Last night's Star Trek TOS was "The Menagerie." That's the two-parter where they took the first pilot with Cpt. Christopher Pike and mashed it together with a courtroom drama with Cpt. Kirk.

The throbbing skulls can make you believe that your imagination is your reality. So, you could be fighting for your life against some giant ogre-like creature but you're really just sitting in a cage staring blankly into space, doing nothing constructive at all.

It's pretty hard to watch something like that on TV for the umpteenth time without the irony stinging just a little bit.

Original Mike said...

Is there a way to “be on” Facebook without people knowing you’re there?

mockturtle said...

While I don't use FB, I gave up smoking about 25 years ago after many unsuccessful attempts. Just trying to cut down doesn't cut it. You are looking to justify your FB use as an occasional peek [not seeking 'purity', after all] but will soon be back to a pack a day. ;-)

mockturtle said...

Fernandistein: Love your new avatar and the story behind it. Made me think of some Leno news clips.

Ann Althouse said...

"It sounds like you are trying to avoid (or even overcome) an addiction."

I don't think the elements of addiction are there, and I wasn't really spending that much time there, but I was having some negative experiences that made me think it's not a good use of my reading and writing activity. My attitude and style works best for this blog — not for Facebook (and not for Twitter). I go to FB and Twitter when I'm looking around for things to blog about, and a problem with FB (which isn't true of Twitter) is that there are family and friends there who are reaching out and inviting conversation there. I was putting some effort into putting up a post every day or 2, something that was nice and friendly, but it actually got almost no response, and some guy from high school actually wrote "Get a life, post something that could possibly matter." But I'm not going to post about things that matter on Facebook. I'll put that here, where being nice and boosting spirits isn't part of the ethos. I think you're forced to be bland on Facebook, and so you have to channel your energy into being interesting within blandness and inoffensiveness. Meanwhile, there were lots of people who were putting up political stuff, mostly premised on what I personally find really boring: the assumption that we all hate Trump. So that's the kind of niceness that really bothers me but that I cannot do anything about over there. I belong here.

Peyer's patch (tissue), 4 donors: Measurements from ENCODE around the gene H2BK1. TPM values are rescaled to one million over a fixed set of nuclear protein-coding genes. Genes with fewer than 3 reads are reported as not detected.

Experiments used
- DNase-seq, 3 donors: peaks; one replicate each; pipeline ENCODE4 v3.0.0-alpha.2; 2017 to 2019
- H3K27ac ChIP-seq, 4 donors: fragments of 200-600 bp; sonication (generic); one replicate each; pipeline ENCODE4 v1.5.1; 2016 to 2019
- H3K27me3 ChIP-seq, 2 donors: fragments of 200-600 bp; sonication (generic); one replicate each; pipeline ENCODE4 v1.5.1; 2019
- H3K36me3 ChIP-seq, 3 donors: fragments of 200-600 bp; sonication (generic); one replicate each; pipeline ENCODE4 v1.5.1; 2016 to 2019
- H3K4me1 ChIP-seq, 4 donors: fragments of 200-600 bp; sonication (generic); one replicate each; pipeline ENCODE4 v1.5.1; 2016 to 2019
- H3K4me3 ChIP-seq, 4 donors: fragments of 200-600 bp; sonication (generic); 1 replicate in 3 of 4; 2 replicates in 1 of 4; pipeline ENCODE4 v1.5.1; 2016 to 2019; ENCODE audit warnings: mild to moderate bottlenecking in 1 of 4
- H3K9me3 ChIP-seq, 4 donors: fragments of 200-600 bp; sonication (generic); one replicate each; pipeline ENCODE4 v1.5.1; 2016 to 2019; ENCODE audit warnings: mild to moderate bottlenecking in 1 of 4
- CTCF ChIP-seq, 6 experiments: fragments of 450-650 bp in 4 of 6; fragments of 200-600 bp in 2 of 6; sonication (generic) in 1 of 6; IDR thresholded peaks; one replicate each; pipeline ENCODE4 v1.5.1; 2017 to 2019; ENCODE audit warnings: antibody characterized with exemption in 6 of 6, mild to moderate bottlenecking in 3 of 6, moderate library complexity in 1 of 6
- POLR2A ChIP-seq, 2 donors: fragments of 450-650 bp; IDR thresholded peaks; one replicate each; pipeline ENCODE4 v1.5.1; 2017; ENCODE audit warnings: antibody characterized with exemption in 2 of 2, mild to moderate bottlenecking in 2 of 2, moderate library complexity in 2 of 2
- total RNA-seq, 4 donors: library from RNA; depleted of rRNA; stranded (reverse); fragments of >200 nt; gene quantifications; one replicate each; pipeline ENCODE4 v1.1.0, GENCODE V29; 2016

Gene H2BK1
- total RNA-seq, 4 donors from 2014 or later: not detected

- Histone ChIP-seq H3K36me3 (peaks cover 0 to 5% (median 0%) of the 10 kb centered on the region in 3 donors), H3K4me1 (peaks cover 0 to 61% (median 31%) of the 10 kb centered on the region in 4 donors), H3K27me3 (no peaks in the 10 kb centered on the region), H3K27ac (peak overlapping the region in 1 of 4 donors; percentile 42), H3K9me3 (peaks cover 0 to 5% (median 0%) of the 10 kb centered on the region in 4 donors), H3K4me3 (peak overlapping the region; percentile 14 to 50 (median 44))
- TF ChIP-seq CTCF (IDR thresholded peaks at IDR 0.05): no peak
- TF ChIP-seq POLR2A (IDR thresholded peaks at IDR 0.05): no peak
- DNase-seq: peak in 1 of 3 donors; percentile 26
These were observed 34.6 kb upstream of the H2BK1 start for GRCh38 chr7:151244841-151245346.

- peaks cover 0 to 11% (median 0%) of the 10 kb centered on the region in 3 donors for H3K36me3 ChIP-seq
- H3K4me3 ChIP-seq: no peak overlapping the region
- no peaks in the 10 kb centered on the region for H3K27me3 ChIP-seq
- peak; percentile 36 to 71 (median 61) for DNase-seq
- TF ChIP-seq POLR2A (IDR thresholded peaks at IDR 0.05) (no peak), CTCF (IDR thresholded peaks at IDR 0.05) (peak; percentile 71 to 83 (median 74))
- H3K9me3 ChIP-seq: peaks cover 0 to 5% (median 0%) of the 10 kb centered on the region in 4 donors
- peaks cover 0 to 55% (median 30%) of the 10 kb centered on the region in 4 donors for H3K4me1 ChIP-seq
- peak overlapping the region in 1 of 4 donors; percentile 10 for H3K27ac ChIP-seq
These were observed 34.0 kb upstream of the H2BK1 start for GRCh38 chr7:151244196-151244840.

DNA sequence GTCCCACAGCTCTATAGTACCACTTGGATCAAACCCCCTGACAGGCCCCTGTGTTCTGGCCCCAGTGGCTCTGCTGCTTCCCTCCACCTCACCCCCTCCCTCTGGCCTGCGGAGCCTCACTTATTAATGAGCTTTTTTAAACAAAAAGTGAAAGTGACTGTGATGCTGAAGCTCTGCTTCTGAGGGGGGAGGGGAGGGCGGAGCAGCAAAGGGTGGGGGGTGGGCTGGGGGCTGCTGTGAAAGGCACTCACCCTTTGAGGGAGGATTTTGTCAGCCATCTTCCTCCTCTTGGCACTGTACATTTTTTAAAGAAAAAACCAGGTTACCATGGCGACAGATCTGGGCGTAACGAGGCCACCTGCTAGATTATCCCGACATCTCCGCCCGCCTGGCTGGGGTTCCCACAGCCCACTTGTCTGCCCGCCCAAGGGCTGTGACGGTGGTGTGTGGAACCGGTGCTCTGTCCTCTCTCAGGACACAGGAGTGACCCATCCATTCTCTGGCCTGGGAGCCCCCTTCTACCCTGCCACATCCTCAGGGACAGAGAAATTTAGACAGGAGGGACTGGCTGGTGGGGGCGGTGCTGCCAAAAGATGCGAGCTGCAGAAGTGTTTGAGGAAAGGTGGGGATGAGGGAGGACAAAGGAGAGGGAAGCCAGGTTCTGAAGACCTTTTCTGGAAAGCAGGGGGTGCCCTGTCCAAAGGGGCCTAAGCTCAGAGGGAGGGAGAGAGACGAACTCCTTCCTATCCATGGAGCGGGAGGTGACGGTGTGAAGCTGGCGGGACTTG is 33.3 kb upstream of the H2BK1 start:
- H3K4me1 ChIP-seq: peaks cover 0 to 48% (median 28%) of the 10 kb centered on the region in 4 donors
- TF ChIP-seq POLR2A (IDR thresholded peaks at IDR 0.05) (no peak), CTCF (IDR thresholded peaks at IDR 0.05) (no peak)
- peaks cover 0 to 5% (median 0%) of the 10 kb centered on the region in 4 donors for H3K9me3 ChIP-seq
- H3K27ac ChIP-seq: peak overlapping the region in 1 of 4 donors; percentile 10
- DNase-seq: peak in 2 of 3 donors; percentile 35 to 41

MayBee said...

Politics on Facebook is the worst. I can't think of a time someone posted something political on facebook and I thought better of them for it.

Ryan said...

Your poll needs an "I am not on Facebook and never will be" option.

Birkel said...

Facebook is a worthless time suck.
My vote.

LordSomber said...

Facebook is for girls.
I'm not being sexist -- it's for male girls and female girls just the same.

mockturtle said...

Keeping in touch with family and friends is well and good until they find out your views don't coincide with theirs. My younger daughter had been on FB until the 2016 political season. People would assume [because she is biracial, I suppose] that she hated Trump and thought him a racist and a fascist. Although she is more than capable of dishing it out as well as taking it, she got tired of the venom and the vitriol.

Francisco D said...

"I think you're forced to be bland on Facebook, and so you have to channel your energy into being interesting within blandness and inoffensiveness. "

In my very limited Facebook experience (using my finance's account), I find that to be true.

I had a sense that there is an agreement between FB users (at least those on her account) not to offend with political topics. Ironically, the one person who consistently posts ant-Trump stuff is a journalist. He gets a little bit of support and almost no counterargument. It seems that most of her connections are trying to be nice. Maybe it's because a lot of them are ELCA Lutherans from Iowa and Minnesota. (I'm an ELCA Lutheran from Chicago, living in Iowa where people work hard at being nice. It took me some time to get used to it).

Crazy Jane said...

Birkel had it right with "a worthless time suck."